How to blacklist a domain in Office 365

Log in to your Exchange admin center, and go to mail flow – rules:

Click on the plus icon to create a new rule, and choose Bypass spam filtering:

Note: You can use this same rule to either whitelist or blacklist a domain depending on the options you choose later.

As you can see, there are a lot of options to choose from – we’re going to be blocking by domain, so choose The sender… – domain is:

Add the domain that you’d like blocked, and hit the plus sign to add it to your list:

Then click OK to save your changes:

Your next step is to specify the Spam Confidence Level (SCL): click on Bypass spam filtering:

And set it as high as you want it to be (in this case 9)

Note that if you are trying to whitelist a domain, you would leave the option at Bypass spam filtering which sets its SCL to -1 (see the list below for more details)

For a breakdown of the SCL ratings and what they do, see the image below – clicking on it will take you to the TechNet article.

Next, set the rule to Enforced.

Alternately, you can choose to test the rule before making it live – here’s what the different options do:

  • Enforce   This will turn on the rule and it will start processing messages immediately.
  • Test with Policy Tips   This will turn on the rule, and what would have happened if the rule was enforced is logged in message tracking logs. Exchange doesn’t take any action that will impact the delivery of the message. In addition, senders are notified of the actions the rule will take if the rule contains the Notify the sender with a Policy Tip action.
  • Test without Policy Tips   This will turn on the rule, and what would have happened if the rule was enforced is logged in message tracking logs. Exchange doesn’t take any action that will impact the delivery of the message

From <>

Note that policy tips only work with Outlook 2013, and will not show up in OWA – make sure that if you plan to test your rule with Policy Tips that you are testing from a system with Outlook 2013

Next, choose an activation date. Note that you need to set a date in the future, so if you want it active today, set the time forward by the next half hour increment, or it will complain about your policy trying to be activated in the past.

I also set the rule to match sender address in message: Header or envelope to make sure that it catches spam that is spoofing as legitimate email.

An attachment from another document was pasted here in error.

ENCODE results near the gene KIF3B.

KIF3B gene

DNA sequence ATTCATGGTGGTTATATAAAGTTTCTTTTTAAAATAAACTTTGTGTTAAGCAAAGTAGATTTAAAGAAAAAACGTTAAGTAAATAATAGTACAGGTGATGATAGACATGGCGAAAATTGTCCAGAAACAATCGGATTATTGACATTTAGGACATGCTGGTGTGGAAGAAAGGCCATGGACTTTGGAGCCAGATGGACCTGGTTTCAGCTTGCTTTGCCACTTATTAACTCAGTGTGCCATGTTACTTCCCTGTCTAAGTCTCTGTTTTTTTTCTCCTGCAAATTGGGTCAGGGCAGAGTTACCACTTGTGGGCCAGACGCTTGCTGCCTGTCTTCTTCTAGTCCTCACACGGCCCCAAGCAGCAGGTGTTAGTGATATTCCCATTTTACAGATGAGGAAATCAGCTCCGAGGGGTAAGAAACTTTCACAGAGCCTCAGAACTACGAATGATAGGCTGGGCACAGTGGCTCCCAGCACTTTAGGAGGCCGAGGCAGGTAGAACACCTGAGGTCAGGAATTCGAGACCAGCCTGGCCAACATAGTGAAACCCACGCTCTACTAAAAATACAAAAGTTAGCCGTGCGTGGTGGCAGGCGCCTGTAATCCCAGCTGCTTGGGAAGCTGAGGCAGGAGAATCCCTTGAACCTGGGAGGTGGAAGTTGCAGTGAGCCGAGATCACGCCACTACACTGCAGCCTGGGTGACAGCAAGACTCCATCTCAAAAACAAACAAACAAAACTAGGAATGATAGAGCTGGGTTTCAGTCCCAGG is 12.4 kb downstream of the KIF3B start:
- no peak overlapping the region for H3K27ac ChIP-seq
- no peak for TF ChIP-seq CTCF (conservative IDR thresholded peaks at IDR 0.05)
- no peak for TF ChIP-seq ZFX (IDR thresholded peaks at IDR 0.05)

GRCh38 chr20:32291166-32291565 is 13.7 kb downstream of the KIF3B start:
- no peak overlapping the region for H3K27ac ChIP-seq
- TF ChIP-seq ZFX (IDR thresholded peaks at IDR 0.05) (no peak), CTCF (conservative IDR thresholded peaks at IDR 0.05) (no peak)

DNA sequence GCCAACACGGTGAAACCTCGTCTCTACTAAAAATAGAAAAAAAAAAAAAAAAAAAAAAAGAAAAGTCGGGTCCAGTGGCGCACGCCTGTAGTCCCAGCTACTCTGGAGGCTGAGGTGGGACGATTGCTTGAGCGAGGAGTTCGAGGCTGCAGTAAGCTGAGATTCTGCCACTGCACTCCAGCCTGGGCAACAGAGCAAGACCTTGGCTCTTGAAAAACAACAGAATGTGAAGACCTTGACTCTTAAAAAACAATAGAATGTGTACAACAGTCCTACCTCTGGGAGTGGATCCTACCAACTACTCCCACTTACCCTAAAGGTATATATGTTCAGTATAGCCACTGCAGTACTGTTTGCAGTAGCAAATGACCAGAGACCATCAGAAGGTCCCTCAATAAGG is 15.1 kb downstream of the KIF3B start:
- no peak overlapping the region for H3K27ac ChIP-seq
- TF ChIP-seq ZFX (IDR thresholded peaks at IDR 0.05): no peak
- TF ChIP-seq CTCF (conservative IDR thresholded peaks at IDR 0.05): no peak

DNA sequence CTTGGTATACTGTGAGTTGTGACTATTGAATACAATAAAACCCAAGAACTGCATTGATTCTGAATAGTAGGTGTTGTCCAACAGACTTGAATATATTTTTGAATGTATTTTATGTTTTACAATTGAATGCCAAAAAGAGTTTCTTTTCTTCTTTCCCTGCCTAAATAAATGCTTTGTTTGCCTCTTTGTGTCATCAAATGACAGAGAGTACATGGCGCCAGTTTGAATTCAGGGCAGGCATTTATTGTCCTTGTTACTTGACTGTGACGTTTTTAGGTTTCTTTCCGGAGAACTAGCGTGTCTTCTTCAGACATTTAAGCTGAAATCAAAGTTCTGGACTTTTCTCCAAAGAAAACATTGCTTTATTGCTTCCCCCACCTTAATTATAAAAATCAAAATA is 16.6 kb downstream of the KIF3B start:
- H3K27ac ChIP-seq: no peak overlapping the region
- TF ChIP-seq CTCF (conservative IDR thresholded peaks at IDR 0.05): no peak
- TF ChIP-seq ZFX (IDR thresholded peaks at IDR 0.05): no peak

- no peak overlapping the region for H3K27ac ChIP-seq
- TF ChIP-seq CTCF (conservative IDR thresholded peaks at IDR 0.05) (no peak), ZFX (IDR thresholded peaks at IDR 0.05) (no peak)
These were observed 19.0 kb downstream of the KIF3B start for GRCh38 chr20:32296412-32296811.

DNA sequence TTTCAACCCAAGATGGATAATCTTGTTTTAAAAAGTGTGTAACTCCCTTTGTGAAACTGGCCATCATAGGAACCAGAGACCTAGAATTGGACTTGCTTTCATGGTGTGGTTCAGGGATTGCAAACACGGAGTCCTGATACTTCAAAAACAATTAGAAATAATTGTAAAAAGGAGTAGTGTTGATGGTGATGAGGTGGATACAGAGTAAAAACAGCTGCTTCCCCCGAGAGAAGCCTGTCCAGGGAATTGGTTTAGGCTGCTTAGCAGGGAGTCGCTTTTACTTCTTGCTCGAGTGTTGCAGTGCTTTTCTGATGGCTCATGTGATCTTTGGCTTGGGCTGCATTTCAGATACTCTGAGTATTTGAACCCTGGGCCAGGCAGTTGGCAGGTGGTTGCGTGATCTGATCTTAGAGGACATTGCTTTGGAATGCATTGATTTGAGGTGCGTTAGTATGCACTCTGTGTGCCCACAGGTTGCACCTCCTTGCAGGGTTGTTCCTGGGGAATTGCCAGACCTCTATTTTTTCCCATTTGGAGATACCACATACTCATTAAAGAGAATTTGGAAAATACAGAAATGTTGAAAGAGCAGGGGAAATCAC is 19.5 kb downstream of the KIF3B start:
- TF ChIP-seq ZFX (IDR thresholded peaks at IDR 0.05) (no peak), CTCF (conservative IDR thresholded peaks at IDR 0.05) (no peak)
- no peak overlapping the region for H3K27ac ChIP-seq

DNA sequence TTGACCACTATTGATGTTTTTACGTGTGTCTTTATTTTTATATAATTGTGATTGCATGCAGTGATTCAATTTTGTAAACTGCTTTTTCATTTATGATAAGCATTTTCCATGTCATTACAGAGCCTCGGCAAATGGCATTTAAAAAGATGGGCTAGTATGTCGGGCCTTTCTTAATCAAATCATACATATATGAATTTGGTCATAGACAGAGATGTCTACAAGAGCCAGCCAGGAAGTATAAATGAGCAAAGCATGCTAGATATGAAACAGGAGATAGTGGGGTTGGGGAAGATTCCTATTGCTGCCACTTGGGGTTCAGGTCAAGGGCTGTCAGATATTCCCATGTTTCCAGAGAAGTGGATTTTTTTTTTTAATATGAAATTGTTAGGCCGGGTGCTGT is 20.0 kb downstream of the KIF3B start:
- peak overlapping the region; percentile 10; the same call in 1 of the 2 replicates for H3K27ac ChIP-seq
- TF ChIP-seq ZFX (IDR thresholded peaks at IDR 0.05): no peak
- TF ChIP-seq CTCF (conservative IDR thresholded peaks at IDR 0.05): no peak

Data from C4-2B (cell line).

• If your rule analyzes the sender address, it only examines the message headers by default. However, you can configure your rule to also examine the SMTP message envelope. To specify what’s examined, click one of the following values for Match sender address in message:
    • Header   Only the message headers will be examined.
    • Envelope   Only the SMTP message envelope will be examined.
    • Header or envelope   Both the message headers and SMTP message envelope will be examined.

From <>

After that, click Save and you should be good to go.

4 thoughts on “How to blacklist a domain in Office 365

  1. I’ve noticed two of my clients use MS 365 and I’m using Outlook 2010. When they send the files to me, I’m receiving them 4 to 8 hours later. In some cases, I do not receive their files at all. I ran mxtoolbox and it came back with their email being blacklisted before it even gets to my service provider. It happens intermittently (but it always seems to pick the critical times to do it). Has anyone reported this issue to MS? If so, is there a fix to the issue? Any assistance with be greatly appreciated.


    1. Hi Lisa,
      That IS an odd one – if they’re showing up as blacklisted on MX Toolbox, I doubt that it has anything to do with Microsoft, or Office 365. It’s definitely possible that domains hosted in Office 365 might be getting blacklisted from time to time, but it could be a number of other factors, such as domain spoofing, or someone using phishing to get access and use their domain for spam purposes. Apart from requesting the domain be removed from the blacklist when it happens, I don’t think there’s anything else you can do. 😦


Leave a Reply

Fill in your details below or click an icon to log in: Logo

You are commenting using your account. Log Out /  Change )

Twitter picture

You are commenting using your Twitter account. Log Out /  Change )

Facebook photo

You are commenting using your Facebook account. Log Out /  Change )

Connecting to %s

This site uses Akismet to reduce spam. Learn how your comment data is processed.